Looking for a source of income between timber harvests? It’s possible to gross $1,000 or more per acre per year by gathering, marketing and delivering Longleaf Pine straw. Or if you don’t want to take on the whole job, pine straw suppliers may pay you up to $150 per acre for the right to harvest fallen needles on your land. In Georgia and North Carolina, pine straw is a $50 million industry annually.
A timberland investment offers a great hedge against inflation as reported recently in a report by J P Morgan Investment Analytics & Consulting. J. P. Morgan was quoted as saying “Timberland correlates highly with inflation and is therefore an effective investment for preserving capital. It has outperformed other commodities in both high and low inflationary environments.” They went on to recommend that asset managers consider purchasing timberland
The southern pine beetle is the most destructive forest insect pest in the South. In North Carolina last year, the beetles affected over 1.5 million acres of pine and destroyed timber valued at over 12.4 million dollars.
Many landowners think of harvesting and reforestation as two separate and sequential activities, but planning for reforestation before the first tree is harvested can make a big impact on your bottom line by reducing expenses and increasing revenues.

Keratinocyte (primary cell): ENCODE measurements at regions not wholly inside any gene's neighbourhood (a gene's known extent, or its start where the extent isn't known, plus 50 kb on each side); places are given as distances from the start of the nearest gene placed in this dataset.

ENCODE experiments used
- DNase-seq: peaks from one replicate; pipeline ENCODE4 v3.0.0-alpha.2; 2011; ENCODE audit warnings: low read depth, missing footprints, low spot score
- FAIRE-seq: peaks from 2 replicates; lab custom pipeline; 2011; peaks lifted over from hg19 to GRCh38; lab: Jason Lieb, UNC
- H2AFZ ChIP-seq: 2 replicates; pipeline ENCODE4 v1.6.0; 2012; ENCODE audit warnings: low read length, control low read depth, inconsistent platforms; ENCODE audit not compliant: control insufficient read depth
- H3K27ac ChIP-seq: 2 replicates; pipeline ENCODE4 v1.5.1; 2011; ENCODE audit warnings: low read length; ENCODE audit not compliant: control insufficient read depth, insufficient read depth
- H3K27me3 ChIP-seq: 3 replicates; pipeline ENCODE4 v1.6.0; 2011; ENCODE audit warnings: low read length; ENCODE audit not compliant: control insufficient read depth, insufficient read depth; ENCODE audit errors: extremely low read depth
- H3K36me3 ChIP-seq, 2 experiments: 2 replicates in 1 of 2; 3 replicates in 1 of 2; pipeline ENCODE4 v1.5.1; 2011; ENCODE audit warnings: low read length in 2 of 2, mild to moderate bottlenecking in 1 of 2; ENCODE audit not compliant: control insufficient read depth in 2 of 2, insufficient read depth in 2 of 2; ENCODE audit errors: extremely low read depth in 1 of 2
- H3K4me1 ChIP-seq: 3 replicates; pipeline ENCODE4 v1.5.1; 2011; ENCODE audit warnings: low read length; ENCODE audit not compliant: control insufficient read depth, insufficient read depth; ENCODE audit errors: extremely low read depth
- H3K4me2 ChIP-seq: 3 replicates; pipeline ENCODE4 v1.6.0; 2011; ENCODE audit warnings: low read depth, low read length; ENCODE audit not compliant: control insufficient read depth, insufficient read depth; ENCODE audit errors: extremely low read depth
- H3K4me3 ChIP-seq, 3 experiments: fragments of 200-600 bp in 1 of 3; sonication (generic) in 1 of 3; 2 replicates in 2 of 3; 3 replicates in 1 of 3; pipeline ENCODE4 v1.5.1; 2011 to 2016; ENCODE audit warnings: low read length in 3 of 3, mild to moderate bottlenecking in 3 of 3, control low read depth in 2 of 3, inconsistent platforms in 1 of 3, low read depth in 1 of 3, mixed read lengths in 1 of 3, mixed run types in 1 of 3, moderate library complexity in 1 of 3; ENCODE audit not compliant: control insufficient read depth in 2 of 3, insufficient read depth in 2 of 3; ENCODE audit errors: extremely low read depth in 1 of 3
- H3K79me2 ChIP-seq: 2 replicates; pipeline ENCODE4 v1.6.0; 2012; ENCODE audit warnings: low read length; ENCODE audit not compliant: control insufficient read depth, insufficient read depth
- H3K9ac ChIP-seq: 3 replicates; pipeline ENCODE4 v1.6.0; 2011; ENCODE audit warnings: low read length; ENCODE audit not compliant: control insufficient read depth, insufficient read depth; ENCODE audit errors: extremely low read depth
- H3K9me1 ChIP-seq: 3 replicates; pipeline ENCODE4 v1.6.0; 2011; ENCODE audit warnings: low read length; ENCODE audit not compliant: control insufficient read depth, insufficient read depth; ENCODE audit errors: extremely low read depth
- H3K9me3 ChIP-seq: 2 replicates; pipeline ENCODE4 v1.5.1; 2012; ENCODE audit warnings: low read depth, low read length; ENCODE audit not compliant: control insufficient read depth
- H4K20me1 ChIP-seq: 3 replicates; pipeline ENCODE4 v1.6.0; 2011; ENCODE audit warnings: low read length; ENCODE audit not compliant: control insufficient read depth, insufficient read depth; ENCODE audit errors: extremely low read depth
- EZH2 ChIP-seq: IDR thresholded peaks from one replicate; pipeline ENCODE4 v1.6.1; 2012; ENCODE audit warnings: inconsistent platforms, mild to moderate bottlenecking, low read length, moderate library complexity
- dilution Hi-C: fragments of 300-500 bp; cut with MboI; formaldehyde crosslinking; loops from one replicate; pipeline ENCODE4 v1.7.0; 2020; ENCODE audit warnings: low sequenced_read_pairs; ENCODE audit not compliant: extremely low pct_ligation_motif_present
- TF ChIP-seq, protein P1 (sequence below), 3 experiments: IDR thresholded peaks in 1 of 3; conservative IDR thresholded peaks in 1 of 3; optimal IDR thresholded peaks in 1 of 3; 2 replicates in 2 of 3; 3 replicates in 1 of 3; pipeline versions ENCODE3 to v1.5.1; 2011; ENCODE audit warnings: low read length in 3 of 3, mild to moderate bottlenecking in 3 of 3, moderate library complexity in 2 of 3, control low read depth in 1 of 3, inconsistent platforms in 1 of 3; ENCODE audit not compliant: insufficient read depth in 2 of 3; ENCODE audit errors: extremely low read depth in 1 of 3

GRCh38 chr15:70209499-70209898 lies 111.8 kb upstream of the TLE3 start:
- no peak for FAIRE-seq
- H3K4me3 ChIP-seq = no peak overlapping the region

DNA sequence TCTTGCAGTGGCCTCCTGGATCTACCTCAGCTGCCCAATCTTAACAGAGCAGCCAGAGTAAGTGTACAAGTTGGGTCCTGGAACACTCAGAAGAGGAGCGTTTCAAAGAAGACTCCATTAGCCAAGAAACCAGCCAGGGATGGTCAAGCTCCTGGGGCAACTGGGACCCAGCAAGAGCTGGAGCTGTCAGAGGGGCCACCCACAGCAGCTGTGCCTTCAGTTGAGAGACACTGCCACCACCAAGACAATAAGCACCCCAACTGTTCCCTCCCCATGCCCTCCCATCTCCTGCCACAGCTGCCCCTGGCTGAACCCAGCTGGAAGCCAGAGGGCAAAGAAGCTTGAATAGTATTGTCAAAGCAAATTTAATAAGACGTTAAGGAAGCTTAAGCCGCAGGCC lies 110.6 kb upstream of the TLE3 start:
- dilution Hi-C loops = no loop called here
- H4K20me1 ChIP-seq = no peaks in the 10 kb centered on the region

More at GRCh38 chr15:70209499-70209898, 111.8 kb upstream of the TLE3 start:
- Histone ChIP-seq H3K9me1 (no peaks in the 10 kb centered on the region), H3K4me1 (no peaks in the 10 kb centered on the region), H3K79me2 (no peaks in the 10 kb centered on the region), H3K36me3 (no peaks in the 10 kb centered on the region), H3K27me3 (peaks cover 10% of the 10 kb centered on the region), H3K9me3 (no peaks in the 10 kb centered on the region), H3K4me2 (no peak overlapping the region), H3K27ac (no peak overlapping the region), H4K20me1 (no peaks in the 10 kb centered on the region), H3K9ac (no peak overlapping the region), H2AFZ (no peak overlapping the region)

A landowner selling his land always wants the best price for his property. There are several issues to consider before marketing the land that can greatly increase the marketability and drive up the price. Many of these same issues also affect the marketability of the timber.
Just as savvy investors in the stock market often go against the crowds; buying when others are selling and selling when others are buying, savvy timberland owners should look for similar opportunities. When everyone else is “waiting on the market to get better”, may be the very best time to market your timber.
After we have sold your timber and the excitement of receiving a top-dollar price has subsided, it is time to conduct the harvest. Supervision of the implementation of Best Management Practices (BMP’s) during your timber harvest is a primary part of our work. Many private forestland owners may not even know what BMP’s are and, if they do, they probably haven’t given much consideration to how to implement them. However, they are critical to a successful harvest and the future productivity of the land.
Many NC landowners are unaware of the potential for savings under the NC Present Use Program enacted in 1974. The purpose of the program was to provide landowners with a way to reduce property taxes, in the face of rising real estate values. Without this program, many landowners would have been forced to sell their property just to pay the taxes. Under the program, tax values are assessed based upon the current use instead of market value. Land can qualify as either timberland or agricultural property.
A good management plan acts as a road map to take you to where you want to be in regards to your property. Without one, your final destination may not be what you were expecting. In preparing your plan, one of our professional foresters will work with you to develop a customized forest management program to meet your goals. The plan can significantly increase the financial returns from your property. In addition to forest management recommendations, the plan will also address wildlife management, recreation, water quality and soil conservation.
Interest in both buying and selling timberland may be at an all time high. Both buyers and sellers have been actively pursuing deals in the Carolinas and Virginia recently.